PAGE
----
For a while, there has been the assumption of certain sweet spot moments per day to send out an email campaign: 8AM here, 1PM there, 4PM on a Thursday but only if there are two doves on the window sill…you know the drill.
I believe in certain sayings. Timing is everything is one I use every once in a while: to note certain specific situations, photographs happening to have ‘perfect timing’, that stuff.
Is there something like perfect timing in email marketing? It seems it doesn’t matter anymore, excluding some specific timed offers. Tim Watson already wrote about this a while ago, and it is becoming even less of an issue these days. The reasons for this would be diverse, but I can name a few nice candidates.
Email everywhere, all the time
One of those is mobile. People are not chained to a desk anymore. They read and send email throughout the day, whether early morning while still in bed, on the couch during the movie on the tv or at the office while waiting for coffee to get into the cup.
In the old days, the daily number of touchpoints would be much lower, even if you were a desk jockey and working on a computer. There simple was a lot less email in the old days, so it wasn’t as important as a communications channel as it is now. The telephone, fax and such had much more importance then.
This makes timing less of an issue when it comes to landing in the inbox: it becomes more of an issue when it’s about truly reading and acting upon your email.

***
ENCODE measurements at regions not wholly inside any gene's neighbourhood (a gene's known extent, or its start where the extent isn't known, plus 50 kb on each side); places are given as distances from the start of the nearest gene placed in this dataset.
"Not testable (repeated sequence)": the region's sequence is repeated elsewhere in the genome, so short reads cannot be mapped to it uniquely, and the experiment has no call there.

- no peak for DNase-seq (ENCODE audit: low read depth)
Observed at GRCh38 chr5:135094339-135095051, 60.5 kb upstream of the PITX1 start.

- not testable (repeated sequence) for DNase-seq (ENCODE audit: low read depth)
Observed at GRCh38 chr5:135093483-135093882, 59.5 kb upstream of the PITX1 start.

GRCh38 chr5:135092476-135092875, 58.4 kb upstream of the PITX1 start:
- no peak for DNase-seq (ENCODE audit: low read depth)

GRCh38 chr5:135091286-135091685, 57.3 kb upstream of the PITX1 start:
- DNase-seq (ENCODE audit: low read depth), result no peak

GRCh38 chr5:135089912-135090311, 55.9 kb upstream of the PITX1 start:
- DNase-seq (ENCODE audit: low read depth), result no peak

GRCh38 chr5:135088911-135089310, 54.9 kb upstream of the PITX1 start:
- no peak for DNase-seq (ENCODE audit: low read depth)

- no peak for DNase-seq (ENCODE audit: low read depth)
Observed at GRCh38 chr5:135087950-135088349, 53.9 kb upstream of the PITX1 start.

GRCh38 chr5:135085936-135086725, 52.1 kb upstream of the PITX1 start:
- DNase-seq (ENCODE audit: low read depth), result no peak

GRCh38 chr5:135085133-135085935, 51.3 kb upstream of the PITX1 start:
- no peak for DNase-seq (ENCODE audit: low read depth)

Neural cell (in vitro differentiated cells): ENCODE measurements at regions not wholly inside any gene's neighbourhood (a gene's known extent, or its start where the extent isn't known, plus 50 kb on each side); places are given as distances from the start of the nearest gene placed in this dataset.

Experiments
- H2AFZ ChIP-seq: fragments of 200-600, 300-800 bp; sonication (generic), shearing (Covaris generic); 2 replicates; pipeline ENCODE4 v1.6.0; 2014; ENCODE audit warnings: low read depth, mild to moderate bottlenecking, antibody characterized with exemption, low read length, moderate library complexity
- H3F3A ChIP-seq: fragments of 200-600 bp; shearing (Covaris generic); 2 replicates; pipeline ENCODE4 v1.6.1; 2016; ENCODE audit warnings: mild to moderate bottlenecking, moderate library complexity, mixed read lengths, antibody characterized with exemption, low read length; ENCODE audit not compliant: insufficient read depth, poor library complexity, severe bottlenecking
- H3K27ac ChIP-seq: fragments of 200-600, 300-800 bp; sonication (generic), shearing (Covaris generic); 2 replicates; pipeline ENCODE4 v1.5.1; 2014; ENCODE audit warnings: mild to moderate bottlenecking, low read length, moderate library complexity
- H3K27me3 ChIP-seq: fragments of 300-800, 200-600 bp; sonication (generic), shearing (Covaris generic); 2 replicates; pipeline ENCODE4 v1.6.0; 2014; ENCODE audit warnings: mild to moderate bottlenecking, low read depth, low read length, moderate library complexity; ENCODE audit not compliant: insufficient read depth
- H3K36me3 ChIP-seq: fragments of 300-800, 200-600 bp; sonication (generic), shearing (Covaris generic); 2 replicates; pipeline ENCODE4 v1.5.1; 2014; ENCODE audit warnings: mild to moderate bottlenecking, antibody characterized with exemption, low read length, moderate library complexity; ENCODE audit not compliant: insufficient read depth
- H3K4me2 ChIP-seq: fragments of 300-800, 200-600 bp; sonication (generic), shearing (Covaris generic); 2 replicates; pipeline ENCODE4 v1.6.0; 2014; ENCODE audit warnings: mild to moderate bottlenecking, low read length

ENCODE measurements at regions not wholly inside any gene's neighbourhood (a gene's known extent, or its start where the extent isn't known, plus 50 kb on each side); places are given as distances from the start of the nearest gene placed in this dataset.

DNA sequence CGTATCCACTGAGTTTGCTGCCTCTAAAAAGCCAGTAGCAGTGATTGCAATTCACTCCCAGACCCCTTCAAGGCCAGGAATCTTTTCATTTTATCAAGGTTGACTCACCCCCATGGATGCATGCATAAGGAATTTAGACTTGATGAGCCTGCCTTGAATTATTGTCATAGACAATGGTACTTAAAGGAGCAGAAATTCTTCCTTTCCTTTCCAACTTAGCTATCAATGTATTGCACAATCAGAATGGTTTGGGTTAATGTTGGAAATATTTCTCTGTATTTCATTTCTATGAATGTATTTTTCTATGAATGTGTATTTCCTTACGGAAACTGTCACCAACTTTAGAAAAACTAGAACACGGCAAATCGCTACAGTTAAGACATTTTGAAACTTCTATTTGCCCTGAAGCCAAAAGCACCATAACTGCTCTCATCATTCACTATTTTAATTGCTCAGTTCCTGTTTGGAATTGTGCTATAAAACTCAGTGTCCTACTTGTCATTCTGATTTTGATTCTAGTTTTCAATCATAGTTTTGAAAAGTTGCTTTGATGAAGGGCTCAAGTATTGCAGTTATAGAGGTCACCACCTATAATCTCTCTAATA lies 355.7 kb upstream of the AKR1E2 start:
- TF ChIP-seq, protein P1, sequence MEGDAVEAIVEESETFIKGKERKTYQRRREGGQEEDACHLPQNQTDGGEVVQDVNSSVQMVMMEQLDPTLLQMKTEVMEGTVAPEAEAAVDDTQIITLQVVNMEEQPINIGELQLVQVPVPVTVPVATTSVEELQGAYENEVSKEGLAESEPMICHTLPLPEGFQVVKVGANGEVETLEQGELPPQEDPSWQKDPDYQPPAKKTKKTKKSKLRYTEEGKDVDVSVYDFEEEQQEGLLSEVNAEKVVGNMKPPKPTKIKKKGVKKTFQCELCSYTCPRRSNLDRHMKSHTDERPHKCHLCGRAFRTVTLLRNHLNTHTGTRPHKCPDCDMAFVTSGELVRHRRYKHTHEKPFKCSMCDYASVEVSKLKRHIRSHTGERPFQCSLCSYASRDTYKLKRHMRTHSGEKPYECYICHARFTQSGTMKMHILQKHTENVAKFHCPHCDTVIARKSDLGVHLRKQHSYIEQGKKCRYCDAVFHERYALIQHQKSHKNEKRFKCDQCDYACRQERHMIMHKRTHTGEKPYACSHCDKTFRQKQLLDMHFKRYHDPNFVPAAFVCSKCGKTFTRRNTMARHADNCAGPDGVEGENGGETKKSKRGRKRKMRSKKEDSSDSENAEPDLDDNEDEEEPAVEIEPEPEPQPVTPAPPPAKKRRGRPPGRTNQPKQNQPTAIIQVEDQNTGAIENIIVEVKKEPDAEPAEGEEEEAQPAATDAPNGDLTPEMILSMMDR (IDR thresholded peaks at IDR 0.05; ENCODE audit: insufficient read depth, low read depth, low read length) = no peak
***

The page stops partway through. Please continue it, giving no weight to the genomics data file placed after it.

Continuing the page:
Where did I put that email from 1999?
This is where the second reason would come into play: people revisit emails more and more. It is one of the silent powers of email, compared to many other channels: it is patient. It just sits there, in an inbox, until something is done with it. Read, forwarded, clicked through: it doesn’t matter. You have delivered your marketing message: the receiver now has to decide what to do with it.
Certain emails have a higher chance of being saved: event notifications and reports, registration and login information, invoice or reservation emails. If you send out a lot of those, be sure they are as perfect as you can get them: they will be revisited a lot.
This one’s still got a heartbeat, doc!
A third reason which plays into mobile and email’s patience is inbox triage: these days more and more people skim their inbox first, sort out emails and afterwards, return to actually handle email. They do it either with tools or their own sanity, but it helps in handling big email volumes.
This last one gives the email marketer of today an advantage: make the intro (subject line, pre-header) of an email interesting enough to have someone at least not delete the message, or better: mark it to read it later. This will make sure that a person will engage with the email content at a moment that suits them better than the moment they receive the message. Awesome, right?
I sometimes say that the best time to send an email is when the chances are highest that the receiver will read/engage with the email. It seems the receiving end has slowly grown to that themselves over the years now, and that email marketers don’t have to worry about ‘timing is everything’ anymore – some exceptions about timed offers excluded, of course.
If you have a certain experience about timing and email campaigns you’d like to share, let us know in the comments!